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post #1 of 18 (permalink) Old 02-08-19, 01:26 PM Thread Starter
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General sort of stuff

I really wasn't sure where to post this as it's a bit of a mish mash of stuff


So I've owned my Navara NP300 for a little over 3 weeks now and I must say it's absolutely brilliant. Already been on one camping trip and it just consumed all the camping gear we needed with a ton of room to spare. Mine benefits from a Pegasus4x4 canopy with side windows and central locking which is just ace.


My previous car was a 2016 Nissan Pulsar Tekna which was a fabulous small family car - a much under estimated vehicle. Owned from new and sold with a little over 14k on the clock .... I don't drive much.


First impressions of the Navara were .... wow, it's huge!! It's a bit bouncy around the corners, the gearbox / gearchange isn't quite as slick as the Pulsar, pulling out at junctions / onto roundabouts takes a little more time and thought. You get a great view sat up high, it's a very leisurely drive ... can't exactly make a quick getaway in it. It's an altogether different driving experience for sure.



I can't really say much about fuel consumption just yet - been a mixture of long and short journeys and it's showing 37mpg at the moment.


I've read plenty of threads on here about all sorts but was interested about the chassis and rust - mine doesn't seem to bad. But I did notice the amount of areas where mud and crud can collect so spent an hour washing this out with a hose pipe - rear mudflaps, up in the rear wheel arches etc. Can't imagine wet / damp mud sat there for months will do it any good.


I plan on changing oil / oil filter asap just because two years seems a long time between services, but got rained off last weekend. One thing I wasn't sure on is what kind of bolt head is used for the oil drain plug, am sure I saw a YouTube video and it wasn't a standard socket? Anyone help me please?



If I can I might take a look at the brake discs / pads, mines a 2016.5 Navara with 25k on the clock and not sure how long these should really last for. Obviously it all depends on driving I suppose.


The only thing I don't like so far is having to leave it on the drive, I've always put my car in the garage as I don't need a car for work. But at a bit over 5m in length it's just a bit to big ... oh well, there's worse things I suppose.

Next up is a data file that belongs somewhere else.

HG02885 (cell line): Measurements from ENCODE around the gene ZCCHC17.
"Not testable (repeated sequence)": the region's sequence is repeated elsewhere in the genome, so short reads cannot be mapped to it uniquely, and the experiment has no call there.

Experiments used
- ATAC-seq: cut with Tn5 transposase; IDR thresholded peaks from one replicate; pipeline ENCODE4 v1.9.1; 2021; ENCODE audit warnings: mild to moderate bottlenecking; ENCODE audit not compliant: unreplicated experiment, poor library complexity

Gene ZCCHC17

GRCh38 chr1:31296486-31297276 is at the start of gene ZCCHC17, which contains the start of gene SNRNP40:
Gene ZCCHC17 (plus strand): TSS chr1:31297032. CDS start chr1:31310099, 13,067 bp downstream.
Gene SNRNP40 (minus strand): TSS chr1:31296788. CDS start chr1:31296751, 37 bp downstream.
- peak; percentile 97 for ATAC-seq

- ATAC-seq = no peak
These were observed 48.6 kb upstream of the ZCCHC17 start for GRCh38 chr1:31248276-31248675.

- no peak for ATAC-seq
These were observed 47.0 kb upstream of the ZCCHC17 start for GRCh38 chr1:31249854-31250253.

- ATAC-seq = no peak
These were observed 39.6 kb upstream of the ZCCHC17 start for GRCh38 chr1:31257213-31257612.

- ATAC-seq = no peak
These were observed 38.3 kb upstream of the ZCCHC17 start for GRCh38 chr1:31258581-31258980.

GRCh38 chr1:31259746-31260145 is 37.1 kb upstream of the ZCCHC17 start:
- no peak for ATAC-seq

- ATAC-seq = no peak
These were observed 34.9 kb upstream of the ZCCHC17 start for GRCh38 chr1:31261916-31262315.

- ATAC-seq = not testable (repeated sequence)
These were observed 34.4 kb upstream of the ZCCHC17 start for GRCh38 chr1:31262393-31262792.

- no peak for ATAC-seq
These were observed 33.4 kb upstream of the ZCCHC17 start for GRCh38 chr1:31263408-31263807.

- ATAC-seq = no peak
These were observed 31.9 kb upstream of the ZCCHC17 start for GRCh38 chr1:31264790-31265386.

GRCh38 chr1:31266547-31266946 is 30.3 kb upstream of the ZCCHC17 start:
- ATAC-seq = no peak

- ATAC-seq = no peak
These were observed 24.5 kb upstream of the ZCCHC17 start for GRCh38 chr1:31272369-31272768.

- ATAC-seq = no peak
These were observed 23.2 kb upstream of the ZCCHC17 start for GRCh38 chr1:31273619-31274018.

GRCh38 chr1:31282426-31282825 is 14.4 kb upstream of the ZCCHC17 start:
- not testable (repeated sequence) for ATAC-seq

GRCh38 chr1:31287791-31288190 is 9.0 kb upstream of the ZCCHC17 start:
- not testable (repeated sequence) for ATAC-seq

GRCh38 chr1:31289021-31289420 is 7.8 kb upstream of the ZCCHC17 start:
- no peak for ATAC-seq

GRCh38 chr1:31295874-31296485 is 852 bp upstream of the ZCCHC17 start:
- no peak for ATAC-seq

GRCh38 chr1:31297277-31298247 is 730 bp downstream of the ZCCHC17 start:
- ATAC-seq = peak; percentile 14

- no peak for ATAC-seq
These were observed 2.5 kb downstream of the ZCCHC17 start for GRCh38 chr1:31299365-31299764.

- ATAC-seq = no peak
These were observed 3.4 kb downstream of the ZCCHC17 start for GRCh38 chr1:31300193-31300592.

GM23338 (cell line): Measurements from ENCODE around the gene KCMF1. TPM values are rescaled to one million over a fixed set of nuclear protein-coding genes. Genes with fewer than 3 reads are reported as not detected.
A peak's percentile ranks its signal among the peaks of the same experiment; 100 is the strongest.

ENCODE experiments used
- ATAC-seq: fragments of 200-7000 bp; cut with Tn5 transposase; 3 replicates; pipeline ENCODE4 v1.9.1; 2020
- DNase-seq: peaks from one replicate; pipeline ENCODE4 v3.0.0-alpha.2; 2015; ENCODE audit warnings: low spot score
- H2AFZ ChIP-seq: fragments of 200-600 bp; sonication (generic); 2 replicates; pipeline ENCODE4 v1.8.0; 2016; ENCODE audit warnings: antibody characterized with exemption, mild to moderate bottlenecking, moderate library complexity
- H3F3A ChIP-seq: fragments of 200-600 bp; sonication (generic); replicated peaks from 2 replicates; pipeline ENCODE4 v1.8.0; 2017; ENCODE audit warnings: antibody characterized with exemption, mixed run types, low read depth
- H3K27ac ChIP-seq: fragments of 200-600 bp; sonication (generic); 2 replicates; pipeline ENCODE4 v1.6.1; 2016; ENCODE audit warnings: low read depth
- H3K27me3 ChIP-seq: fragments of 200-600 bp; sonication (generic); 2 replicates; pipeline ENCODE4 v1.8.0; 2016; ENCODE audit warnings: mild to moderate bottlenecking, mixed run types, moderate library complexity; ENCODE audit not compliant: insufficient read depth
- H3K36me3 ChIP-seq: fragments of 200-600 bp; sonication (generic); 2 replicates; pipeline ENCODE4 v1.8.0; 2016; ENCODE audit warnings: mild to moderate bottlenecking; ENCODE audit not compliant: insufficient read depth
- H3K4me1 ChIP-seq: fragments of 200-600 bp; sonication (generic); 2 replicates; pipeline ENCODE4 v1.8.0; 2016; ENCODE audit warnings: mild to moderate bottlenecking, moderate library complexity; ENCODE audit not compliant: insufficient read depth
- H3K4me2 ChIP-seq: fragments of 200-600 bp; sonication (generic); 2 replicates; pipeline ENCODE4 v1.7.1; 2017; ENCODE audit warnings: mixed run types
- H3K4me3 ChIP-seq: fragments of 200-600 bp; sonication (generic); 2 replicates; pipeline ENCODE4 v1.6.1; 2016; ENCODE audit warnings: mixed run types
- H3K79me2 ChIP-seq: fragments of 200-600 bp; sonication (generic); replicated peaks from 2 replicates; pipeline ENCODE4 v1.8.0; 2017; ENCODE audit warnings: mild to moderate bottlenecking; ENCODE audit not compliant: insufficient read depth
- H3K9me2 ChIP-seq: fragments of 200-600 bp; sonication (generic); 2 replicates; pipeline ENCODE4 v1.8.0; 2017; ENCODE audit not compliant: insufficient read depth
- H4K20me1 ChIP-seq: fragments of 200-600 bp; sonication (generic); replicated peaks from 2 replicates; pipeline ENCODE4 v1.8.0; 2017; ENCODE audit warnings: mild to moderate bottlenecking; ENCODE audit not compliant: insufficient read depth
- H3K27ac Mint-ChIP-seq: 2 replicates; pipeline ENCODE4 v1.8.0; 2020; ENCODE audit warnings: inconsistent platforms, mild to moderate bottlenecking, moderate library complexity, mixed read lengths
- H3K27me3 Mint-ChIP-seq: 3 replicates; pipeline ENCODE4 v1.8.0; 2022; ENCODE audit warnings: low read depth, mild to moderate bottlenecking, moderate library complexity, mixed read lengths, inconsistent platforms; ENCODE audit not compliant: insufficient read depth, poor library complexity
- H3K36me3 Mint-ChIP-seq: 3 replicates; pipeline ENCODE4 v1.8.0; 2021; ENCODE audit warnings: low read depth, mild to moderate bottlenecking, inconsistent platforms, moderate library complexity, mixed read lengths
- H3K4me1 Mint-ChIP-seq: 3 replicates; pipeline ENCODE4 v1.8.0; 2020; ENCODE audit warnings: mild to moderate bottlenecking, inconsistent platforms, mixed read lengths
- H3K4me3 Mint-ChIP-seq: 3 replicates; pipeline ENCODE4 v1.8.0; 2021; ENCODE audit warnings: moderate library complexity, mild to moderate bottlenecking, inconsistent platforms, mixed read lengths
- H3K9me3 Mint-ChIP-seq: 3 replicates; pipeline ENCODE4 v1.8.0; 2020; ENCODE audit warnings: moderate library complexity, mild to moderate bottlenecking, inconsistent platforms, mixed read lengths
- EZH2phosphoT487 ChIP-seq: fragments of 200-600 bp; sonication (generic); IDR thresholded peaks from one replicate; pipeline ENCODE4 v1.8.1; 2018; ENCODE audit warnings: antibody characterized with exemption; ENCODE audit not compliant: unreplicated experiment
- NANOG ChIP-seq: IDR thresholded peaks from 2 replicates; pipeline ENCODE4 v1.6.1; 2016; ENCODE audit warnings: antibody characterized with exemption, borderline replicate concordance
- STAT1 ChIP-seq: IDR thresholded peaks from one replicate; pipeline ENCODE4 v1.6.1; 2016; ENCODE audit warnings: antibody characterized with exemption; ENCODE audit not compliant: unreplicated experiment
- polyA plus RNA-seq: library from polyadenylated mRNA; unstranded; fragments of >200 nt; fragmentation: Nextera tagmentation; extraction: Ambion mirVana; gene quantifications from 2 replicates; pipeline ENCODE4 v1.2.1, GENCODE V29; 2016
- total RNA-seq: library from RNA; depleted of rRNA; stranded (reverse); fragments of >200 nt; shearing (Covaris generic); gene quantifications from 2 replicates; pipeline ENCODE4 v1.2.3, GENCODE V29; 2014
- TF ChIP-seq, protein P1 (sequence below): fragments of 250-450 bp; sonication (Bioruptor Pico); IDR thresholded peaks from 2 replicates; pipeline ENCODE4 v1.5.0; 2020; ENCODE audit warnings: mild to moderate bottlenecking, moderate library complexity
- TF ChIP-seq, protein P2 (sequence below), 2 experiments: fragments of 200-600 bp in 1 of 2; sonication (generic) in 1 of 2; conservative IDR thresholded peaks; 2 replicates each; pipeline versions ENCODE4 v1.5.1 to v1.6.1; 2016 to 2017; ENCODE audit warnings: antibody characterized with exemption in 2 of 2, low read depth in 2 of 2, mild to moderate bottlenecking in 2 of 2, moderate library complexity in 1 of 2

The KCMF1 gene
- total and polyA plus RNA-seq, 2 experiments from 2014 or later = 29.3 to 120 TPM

Overall, very happy with my new vehicle
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post #2 of 18 (permalink) Old 02-08-19, 02:08 PM
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Moved to Navara chat.

The general rule is to change the oil at service intervals, if you don't do the miles, change oil annually.

Pretty sure it uses the Renault key for the sump plug. Amazon do a set of 5 sump plug keys for £7....
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post #3 of 18 (permalink) Old 03-08-19, 06:37 AM
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I too change my oil every 8 -10k.... 2 years is way too long with a modern Diesel engine.... yes the oil itself is well capable of lasting the 2 years but with many interrupted or incomplete DPF regeneration cycles, the oil is contaminated with unburned fuel. It is very wise to change annually if you are a low mileage user with lots of start stops. Itís the hardest mileage a car can do. I do around 10-12 k yearly all local trips no motorways ever.... so I drop mine around 8k which seems mid way to the next main service.


My brakes were totally finished at 17k miles. Being auto and with the above style of driving I cannot see them lasting any longer next time either!

If yours has been a motorway cruiser then they may have lots of life left... well worth checking them and the width of your disks....mine were down to 25mm which is almost at the point of failure... just slip a wheel off and have a look.

The length is surprising! I think mine is longer than my old Ford transit custom LWB 6 seat double cab.... not many garages can accommodate them.

Hope it continues to please....safe driving.
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post #4 of 18 (permalink) Old 03-08-19, 09:04 AM
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Some on here reckon 8 to 10k is way too long and change the oil every 2 to 3k.
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post #5 of 18 (permalink) Old 03-08-19, 05:14 PM
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Hi there fellow leeds dweller, where abouts?are you im in seacroft!(killingbeck side)
I do around 15k a year (50/50 motorway / A roads and generally change my oil at the beginning of summer then again at the back end of summer! But shes done 160k so shes a senior citizen now lol and i get my oil free from work
Yea they are long trucks but fortunately ive a 40 foot drive so it swallows it up no problem.

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Last edited by gfromleeds; 03-08-19 at 05:19 PM.